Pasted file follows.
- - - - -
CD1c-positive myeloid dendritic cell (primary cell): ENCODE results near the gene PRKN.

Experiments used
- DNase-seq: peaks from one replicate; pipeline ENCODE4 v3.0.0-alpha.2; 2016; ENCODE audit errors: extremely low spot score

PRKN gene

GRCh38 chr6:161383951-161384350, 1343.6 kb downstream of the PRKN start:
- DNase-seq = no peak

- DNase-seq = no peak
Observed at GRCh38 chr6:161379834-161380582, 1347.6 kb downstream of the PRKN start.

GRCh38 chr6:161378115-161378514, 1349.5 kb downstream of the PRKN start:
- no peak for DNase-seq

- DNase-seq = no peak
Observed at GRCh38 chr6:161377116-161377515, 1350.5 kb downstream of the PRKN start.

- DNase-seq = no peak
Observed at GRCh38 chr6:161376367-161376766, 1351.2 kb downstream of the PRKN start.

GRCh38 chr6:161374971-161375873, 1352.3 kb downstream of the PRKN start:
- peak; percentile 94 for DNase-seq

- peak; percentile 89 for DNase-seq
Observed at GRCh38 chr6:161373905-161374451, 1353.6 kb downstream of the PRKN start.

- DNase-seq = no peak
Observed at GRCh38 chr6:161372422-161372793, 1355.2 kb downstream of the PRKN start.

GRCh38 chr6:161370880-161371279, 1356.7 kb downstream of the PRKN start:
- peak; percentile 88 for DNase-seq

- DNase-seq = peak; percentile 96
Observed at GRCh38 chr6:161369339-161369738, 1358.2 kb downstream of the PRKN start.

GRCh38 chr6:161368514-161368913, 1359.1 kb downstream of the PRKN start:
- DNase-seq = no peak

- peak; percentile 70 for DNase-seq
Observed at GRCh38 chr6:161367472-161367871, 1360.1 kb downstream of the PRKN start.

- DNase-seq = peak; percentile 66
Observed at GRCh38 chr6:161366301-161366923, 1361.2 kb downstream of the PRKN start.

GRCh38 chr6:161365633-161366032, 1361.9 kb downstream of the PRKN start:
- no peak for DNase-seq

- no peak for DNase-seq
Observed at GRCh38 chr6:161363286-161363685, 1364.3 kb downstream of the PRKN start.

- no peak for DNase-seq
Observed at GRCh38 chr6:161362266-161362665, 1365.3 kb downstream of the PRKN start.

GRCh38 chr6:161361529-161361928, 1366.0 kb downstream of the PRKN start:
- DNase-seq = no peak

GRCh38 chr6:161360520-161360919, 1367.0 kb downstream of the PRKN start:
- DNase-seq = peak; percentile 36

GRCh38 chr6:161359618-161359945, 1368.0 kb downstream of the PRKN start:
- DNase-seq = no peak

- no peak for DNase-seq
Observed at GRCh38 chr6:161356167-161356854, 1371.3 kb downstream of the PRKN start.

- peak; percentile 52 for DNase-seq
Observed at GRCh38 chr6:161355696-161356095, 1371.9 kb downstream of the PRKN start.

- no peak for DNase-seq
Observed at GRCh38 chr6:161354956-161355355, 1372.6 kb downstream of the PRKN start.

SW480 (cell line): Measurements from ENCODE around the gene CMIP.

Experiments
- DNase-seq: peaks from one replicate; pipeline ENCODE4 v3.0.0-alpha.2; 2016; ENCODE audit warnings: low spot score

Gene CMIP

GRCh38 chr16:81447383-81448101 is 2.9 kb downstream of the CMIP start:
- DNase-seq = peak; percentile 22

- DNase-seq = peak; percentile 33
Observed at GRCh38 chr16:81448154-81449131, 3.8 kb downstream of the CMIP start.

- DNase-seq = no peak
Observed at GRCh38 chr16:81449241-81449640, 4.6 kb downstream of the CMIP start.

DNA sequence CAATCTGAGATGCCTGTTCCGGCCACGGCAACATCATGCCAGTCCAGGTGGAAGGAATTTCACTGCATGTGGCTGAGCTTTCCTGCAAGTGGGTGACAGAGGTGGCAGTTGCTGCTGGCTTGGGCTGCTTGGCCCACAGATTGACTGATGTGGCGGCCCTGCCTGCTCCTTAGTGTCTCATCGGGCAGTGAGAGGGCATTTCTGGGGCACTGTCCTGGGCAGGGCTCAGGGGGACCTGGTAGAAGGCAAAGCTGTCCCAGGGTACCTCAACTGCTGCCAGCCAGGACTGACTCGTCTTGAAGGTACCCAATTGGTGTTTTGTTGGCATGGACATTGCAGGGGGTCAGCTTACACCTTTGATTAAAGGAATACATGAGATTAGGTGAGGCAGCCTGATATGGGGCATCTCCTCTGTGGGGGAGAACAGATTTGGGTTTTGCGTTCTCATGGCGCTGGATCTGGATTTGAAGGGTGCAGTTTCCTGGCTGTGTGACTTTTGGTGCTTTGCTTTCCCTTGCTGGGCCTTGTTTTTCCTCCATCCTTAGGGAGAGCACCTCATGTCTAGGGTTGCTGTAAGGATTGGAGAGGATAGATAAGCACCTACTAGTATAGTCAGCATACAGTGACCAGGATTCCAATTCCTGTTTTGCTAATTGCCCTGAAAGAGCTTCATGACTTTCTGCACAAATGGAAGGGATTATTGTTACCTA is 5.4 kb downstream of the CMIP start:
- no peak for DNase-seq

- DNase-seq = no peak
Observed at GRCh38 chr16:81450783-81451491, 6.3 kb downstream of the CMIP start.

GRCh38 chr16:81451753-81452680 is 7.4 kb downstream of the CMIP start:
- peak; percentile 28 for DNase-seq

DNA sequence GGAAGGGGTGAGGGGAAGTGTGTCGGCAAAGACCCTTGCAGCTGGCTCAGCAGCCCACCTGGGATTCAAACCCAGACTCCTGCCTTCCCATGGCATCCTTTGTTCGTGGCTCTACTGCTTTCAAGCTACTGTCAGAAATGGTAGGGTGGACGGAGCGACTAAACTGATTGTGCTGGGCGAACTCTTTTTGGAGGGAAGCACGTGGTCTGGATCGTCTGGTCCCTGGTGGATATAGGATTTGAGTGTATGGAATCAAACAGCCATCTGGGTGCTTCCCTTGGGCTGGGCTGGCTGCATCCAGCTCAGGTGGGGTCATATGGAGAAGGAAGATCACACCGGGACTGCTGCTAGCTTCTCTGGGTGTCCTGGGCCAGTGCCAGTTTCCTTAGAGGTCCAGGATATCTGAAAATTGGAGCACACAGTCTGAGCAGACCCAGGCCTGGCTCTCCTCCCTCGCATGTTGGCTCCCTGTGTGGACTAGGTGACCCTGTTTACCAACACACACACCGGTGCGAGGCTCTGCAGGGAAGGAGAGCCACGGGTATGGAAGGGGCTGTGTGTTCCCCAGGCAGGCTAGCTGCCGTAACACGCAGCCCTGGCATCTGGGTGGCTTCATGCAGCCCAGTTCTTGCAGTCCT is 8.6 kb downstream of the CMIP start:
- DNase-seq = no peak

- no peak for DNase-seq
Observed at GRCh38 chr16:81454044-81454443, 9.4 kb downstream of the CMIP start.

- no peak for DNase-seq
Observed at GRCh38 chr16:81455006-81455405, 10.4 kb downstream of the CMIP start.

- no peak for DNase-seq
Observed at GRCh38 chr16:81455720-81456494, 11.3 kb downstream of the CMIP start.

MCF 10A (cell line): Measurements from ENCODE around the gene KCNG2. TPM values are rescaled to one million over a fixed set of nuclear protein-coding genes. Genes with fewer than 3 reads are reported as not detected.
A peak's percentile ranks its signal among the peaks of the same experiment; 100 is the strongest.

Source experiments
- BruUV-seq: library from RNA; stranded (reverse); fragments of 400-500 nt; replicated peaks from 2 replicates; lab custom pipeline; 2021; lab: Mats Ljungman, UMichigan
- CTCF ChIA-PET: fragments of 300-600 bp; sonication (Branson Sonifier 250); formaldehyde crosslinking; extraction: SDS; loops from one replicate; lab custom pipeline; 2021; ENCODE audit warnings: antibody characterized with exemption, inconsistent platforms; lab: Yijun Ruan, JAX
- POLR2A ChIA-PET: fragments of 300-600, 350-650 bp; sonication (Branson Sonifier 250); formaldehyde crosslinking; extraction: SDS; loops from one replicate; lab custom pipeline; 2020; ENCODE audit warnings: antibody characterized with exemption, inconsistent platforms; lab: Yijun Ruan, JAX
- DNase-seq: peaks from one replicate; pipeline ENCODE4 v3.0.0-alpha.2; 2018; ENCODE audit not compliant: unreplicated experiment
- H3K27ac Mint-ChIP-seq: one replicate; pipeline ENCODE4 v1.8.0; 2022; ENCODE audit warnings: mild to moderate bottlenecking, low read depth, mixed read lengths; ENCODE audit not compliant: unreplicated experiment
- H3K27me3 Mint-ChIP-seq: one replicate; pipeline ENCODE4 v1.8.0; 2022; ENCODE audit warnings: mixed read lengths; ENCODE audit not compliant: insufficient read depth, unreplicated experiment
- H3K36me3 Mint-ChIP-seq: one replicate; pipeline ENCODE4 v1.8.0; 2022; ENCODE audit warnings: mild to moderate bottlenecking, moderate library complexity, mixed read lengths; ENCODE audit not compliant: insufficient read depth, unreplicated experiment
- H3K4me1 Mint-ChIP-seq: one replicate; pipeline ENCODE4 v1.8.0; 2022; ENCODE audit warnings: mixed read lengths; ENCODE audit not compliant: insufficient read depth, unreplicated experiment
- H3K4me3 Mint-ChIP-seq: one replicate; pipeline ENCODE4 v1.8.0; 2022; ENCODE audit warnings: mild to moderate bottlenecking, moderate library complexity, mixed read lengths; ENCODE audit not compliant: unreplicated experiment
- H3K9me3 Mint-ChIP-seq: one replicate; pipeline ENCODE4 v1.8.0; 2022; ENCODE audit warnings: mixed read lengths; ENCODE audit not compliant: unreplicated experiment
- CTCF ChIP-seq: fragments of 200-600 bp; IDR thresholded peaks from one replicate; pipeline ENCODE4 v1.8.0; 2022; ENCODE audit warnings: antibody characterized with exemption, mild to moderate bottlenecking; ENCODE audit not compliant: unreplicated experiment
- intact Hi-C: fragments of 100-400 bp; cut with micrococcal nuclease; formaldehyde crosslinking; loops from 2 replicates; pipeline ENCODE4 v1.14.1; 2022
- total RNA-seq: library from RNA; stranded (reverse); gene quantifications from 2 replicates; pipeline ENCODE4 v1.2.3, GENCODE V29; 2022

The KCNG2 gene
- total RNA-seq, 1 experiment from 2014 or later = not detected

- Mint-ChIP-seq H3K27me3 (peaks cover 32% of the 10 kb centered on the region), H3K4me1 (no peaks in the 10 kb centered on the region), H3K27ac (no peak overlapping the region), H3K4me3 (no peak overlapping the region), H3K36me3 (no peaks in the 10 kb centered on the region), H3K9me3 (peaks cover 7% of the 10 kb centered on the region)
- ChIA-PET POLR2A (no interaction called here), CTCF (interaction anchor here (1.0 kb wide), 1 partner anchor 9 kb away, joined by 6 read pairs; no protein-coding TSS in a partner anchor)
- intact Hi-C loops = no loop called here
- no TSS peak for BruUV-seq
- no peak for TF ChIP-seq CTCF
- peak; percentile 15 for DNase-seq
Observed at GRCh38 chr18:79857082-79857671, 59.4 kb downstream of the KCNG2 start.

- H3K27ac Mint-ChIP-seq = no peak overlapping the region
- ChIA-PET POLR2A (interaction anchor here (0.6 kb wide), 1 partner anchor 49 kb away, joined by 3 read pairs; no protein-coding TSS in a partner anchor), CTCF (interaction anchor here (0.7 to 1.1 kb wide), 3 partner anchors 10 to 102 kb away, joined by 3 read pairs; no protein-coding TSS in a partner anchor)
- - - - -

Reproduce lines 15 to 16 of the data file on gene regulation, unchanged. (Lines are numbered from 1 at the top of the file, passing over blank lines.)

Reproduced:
GRCh38 chr6:161374971-161375873, 1352.3 kb downstream of the PRKN start:
- peak; percentile 94 for DNase-seq